Snowy Days

Snowy days and days and days, with a little freezing rain thrown in to the south of us!

snowy view

But with the snow comes lots of time to stay inside and craft so I’ve been very busy this past week.

rainbow dyed

merino top and alpaca blend yarn, hand dyed

Last Friday I dyed some wool and top and yarn. While it was drying I finished spinning some green yarn, plied it and set the twist.

dyed in the wool.

warm and cool primary colors, plus pink+blue=purple

When it was dry I spread it on the table for pictures, but first I had to play peek-a-boo with Sheldon! After the game was done he still was tempted to take a closer look at the wool, but behaved and just looked 🙂

cat peek-a-boo

my eyes are closed…you can’t see me

cat peek-a-boo

can I fit?

Sheldon the cat

hi!

Then I teased some of the purplish wool to remove more of the VM (vegetable matter) that hadn’t come out in the washing.

cat

Can’t I help?

hand processing wool

teased wool and debris

After loading my hand cards with fiber, I found that Sheldon was still watching me!

hand wool processing

Dressing the cards

hand processing wool

carding wool with help

hand processing wool

carded wool

Here are some the rolags (rolls of carded wool) ready for spinning, but I have a lot more carding to do first.

hand processing wool

rolags ready to spin

As I mentioned before we have two black cats. The following pictures will show you how we tell them apart: Sheldon has the crooked ear from the injury he came to the shelter with. Stanley has half of a white whisker (the other half must of broken off during their wrestling matches).  While Stanley can usually be found be found on my husband’s lap and occasionally on mine, Sheldon has to see (closeup) whatever I am doing and shares his lap time with me and our son, while only occasionally my husband, maybe because that lap is already taken by his brother. Both take turns trying to help me spin or knit but are learning that yarn is NOT a chew toy.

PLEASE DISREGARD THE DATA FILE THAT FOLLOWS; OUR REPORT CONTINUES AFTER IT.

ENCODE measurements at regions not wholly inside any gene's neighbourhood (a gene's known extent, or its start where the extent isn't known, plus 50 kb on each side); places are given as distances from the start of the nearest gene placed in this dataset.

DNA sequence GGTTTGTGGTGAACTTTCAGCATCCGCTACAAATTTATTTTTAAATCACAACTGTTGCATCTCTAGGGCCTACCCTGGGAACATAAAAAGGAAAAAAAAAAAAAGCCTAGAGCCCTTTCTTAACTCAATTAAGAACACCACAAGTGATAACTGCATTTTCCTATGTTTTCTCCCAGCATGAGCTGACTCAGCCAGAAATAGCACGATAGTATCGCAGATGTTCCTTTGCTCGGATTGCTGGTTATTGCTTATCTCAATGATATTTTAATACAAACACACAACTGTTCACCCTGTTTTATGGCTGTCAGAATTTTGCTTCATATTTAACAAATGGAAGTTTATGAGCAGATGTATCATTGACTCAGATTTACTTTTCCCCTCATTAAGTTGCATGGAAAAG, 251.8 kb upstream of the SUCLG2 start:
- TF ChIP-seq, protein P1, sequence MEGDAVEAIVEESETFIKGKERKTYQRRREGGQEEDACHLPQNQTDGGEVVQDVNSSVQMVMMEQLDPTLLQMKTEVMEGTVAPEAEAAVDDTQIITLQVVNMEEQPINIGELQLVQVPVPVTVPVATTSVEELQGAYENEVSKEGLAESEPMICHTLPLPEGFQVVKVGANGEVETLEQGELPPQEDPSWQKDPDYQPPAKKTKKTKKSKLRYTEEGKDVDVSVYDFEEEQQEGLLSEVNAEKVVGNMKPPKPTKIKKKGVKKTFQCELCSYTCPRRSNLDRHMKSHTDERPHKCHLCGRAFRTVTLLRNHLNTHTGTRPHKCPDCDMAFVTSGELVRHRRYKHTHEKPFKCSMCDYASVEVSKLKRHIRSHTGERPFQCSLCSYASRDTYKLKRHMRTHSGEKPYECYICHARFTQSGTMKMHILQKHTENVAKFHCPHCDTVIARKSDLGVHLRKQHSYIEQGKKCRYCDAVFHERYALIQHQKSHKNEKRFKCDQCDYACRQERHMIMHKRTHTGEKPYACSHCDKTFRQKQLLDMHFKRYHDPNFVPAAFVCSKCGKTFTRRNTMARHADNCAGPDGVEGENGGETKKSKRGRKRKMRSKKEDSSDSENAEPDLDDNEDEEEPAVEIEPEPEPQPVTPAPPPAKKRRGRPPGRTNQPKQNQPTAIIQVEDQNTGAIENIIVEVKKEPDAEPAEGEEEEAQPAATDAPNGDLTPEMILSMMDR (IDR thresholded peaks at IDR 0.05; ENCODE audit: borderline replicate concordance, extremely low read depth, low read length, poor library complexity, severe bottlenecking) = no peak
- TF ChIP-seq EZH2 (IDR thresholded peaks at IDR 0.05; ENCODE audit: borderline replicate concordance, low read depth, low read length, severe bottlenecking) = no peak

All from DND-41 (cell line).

cat

Sheldon

spinning yarn

Stanley helping me spin

The yarn that Stanley was helping me spin has now been plied and has formed skeins totaling over 500yds. Time to start spinning the next color/pound of superwash merino. Made more dryer balls today, so those are drying now. I’m thankful for the speed by which things dry during the winter months thanks to the even heat of our wood furnace. So winter does have its advantages!

spun yarn

singles of superwash merino

How do you enjoy winter days?  Anyone a fiberholic too?

When Life Gives You Lemons….

“When life gives you lemons, make lemonade” is something we have all heard I think. But I prefer lemon pie!

So when life gave us snow yesterday (about 8 new inches after having almost all bare ground), I decided to try some snow dyeing! I’ve done it at guild meetings on silk and cotton(using cool temp dyes), but decided to try it with my wool dyes on wool yarn and top.

I pre-soaked my wool in warm water with vinegar added, then lifted on a mesh to drain in my colander.

ready to dye

yarn on wool top

Meanwhile I gathered a bucket of snow, then froze my hands carefully packing it around and on top of the wool, to a depth of about 3 inches, then sprinkled a little more snow on top.

I sprinkled powdered dye carefully on top of the snow, using magenta, teal, and yellow.

They looked so pretty as they started to melt into the snow.

snow dyeing 2

dyes beginning to migrate

The science behind snow dyeing is that as the snow melts, the different components of each dye dissolves and spreads at a different rate,remixing and being carried into the material below it. (Of course there is a pan underneath to catch the run-off.)

snow dyeing 3

After the melt and before hot water bath.

The results; The snow (in the house) melted 🙂 The resulting wool didn’t look anything like I had envisioned (I had gotten carried away and sprinkled way too much dye for the amount of wool I was using.) Since this dye is heat set I placed my lump of wool into a pan of hot water and heated it for about an hour. Lifted carefully by my trusty mesh I then put it into two rinse waters.

drying dyed yarn and top

Actual yarn colors are deep red/burgundy, dark purple, and high-lights of blue

Looking at the dyed snow water drippings, I added those to my heating pan and placed more wool top in to heat. I always try to exhaust all of the dye from the water and sometimes get some interesting shades.

the results of dye exhaust

dye exhaust is a soft purple/mauve

Snow dyeing is fun, but I have more predictable results with my rainbow dyeing and kettle dyeing (unless I’m in the mood to play “mad chemist”, then any unexpected color may appear 🙂